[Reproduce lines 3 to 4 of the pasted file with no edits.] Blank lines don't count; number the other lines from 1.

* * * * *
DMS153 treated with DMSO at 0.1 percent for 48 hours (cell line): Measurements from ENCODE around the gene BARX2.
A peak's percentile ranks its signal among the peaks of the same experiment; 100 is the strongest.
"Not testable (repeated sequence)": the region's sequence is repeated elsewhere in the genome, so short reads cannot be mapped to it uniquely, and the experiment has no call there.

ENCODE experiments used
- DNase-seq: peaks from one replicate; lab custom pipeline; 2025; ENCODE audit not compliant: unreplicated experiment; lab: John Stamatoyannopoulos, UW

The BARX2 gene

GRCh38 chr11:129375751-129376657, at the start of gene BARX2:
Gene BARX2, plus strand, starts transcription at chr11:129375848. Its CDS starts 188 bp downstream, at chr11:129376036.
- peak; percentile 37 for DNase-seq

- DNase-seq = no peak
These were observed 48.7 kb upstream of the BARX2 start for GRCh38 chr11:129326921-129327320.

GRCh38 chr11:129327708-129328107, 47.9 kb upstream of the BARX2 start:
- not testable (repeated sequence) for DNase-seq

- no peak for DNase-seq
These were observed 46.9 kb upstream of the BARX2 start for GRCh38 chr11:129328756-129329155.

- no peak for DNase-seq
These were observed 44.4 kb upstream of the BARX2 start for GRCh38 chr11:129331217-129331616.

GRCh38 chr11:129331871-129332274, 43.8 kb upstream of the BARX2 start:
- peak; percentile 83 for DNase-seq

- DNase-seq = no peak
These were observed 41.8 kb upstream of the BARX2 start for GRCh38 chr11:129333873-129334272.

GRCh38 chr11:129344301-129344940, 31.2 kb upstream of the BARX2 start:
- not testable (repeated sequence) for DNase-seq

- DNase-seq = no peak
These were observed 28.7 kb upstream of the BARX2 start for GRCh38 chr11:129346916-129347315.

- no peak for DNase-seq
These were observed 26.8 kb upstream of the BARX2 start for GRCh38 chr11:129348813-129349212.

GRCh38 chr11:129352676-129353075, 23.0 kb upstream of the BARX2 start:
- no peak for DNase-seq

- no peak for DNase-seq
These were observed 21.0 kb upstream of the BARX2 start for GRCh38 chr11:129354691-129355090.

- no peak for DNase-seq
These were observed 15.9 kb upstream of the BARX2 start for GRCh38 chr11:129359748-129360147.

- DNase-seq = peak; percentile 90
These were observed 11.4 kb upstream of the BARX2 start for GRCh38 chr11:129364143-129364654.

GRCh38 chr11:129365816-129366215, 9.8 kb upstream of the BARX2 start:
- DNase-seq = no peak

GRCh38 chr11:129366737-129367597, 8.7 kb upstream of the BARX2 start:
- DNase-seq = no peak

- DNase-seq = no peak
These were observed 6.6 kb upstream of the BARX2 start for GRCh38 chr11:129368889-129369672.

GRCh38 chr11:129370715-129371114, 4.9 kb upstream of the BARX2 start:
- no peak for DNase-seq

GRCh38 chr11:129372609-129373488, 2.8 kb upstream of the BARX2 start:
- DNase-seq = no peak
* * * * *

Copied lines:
"Not testable (repeated sequence)": the region's sequence is repeated elsewhere in the genome, so short reads cannot be mapped to it uniquely, and the experiment has no call there.

ENCODE experiments used